For over 20 years, kids and kids at heart enjoyed having a destination skatepark in Rutland. Formerly known as Zero Gravity and more recently Flipside, the thousands of square feet of ever-changing ramps and rails gave people something to do, and a safe place to go each summer. Of course, it was not without its drawbacks.
The wood ramps needed regular repair and since it was housed inside Giorgetti park, it had to be disassembled each winter in time for hockey. Because of its indoor location, the park needed to be staffed when open and cost money to use.
These reasons made it seem reasonable when during Covid, the Rutland Recreation Department decided to give away all the ramps in favor of breaking ground on a state-of-the-art concrete park as soon as a location was established and funding was secured. They said they had no doubt Covid grant money would foot most of the bill.
Well, the pandemic is over, the ramps are gone, and Rutland is still without a skatepark. Meanwhile, Manchester has expanded its facility and is drawing attention from around New England. Ludlow is in the process of rebuilding its long-standing park with a new one, scheduled to open in August. These are smaller towns than Rutland, but clearly ones that are more forward-thinking and interested in the health, happiness and general well-being of their youth.
The Rutland Rec Department, meanwhile, has made no discernible progress on the Rutland park and my personal attempts to help fundraise and plan this project have gone unanswered. When I do catch someone in public and ask, “Where’s the skatepark?” I always receive the same answer. “It’s on the list.”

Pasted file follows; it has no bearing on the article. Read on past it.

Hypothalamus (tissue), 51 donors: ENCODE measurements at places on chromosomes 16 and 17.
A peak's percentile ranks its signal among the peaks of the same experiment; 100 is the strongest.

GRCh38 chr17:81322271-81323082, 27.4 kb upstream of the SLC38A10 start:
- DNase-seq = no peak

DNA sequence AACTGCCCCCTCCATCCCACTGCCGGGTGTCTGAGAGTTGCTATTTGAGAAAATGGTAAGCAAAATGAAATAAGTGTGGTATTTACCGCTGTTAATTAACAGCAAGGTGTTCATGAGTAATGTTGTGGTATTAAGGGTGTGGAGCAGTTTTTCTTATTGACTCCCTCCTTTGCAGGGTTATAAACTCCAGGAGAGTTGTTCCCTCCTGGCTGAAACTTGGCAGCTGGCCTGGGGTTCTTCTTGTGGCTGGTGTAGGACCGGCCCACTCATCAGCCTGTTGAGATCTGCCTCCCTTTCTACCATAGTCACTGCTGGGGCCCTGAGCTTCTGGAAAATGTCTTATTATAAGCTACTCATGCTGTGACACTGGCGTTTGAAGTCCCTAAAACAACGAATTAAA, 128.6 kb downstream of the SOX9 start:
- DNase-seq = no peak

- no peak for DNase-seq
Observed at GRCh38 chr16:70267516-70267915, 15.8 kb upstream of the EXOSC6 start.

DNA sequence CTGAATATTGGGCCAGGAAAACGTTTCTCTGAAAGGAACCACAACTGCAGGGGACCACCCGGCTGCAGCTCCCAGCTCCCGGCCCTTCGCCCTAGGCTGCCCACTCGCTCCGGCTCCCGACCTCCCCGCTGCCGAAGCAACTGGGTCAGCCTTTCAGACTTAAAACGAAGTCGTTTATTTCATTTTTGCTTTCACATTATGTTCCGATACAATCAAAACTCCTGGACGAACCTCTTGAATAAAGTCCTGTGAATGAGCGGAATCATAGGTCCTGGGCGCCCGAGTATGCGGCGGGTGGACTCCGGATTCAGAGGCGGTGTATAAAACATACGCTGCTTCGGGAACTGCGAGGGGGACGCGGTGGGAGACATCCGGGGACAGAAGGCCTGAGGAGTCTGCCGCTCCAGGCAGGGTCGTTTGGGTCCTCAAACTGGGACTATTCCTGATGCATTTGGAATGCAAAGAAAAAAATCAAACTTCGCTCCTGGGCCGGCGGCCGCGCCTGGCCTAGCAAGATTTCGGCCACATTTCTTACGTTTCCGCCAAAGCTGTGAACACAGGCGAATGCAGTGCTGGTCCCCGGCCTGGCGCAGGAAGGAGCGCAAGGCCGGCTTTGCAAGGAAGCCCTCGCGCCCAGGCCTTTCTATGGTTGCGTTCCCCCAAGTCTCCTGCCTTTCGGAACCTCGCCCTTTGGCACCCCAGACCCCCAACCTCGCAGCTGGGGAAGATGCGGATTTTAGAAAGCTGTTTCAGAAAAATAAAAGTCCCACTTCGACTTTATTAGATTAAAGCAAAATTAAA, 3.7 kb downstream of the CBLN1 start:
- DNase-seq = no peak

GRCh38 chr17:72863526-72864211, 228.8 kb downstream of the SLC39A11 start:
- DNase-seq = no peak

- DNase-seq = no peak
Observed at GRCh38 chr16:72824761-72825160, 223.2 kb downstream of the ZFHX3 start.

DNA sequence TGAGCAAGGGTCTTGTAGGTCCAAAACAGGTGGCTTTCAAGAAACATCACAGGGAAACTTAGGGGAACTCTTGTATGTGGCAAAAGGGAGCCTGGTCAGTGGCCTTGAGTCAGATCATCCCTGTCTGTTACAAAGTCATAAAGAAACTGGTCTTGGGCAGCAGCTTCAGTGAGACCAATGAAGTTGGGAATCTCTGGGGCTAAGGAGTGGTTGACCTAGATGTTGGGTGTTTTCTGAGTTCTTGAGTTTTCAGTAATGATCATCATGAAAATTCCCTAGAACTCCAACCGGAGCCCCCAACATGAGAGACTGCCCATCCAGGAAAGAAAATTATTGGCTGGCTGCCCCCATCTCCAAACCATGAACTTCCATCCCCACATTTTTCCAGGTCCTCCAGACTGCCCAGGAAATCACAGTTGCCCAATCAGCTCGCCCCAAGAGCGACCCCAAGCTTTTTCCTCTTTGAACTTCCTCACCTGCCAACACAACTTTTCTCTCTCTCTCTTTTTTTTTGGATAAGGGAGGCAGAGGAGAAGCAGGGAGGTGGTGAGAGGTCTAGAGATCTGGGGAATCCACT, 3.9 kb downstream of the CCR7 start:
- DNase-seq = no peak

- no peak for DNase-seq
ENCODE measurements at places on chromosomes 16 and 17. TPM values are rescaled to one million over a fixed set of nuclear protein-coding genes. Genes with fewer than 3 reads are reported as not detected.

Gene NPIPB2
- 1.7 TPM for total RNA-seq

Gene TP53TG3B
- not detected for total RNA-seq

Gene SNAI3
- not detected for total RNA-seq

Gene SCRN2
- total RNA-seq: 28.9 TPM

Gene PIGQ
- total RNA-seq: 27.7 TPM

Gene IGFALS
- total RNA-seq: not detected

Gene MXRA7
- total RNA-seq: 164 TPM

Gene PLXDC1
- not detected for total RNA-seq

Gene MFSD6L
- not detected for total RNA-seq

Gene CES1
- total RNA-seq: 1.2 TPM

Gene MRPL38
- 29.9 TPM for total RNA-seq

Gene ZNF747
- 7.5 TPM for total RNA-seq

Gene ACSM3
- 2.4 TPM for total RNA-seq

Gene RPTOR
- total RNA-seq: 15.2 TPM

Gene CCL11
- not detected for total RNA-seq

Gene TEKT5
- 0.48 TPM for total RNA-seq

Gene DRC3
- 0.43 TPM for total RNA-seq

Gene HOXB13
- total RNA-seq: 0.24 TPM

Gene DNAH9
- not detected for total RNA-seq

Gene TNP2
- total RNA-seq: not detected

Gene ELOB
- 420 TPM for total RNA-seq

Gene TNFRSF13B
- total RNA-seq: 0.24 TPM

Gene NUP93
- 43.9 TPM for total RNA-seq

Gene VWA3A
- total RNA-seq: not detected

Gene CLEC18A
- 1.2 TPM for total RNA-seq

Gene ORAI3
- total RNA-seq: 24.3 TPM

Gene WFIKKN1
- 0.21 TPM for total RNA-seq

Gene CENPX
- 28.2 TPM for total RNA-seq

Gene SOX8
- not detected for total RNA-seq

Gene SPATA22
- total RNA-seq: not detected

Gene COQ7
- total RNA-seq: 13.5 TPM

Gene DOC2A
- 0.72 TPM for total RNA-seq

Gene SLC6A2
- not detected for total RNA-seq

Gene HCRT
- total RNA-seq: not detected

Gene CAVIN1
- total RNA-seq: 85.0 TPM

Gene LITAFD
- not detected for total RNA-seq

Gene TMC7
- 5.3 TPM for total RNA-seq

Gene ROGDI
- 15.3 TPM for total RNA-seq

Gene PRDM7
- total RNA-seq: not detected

For a city that has enacted an entire marketing campaign around being a hub for outdoor recreation, it is not just disappointing, but embarrassing that the powers that be show no interest in fulfilling their promises to build a concrete park.
A skatepark is an asset to any community. It is part playground, part training facility, part social club and most importantly, fun for all ages. It is not just for skateboarders but bikes, in-line skates and scooters, too. Even RC car enthusiasts have been know to take a rip around these concrete marvels. Visit any town or city with a quality skatepark and you’ll see it receiving constant use, while the surrounding ball fields and green spaces sit empty 90% of the time.
As of July 5, 2023, the skatepark remains on the list. Bookmark this page for updates as we work to raise money and help build a park we can all enjoy.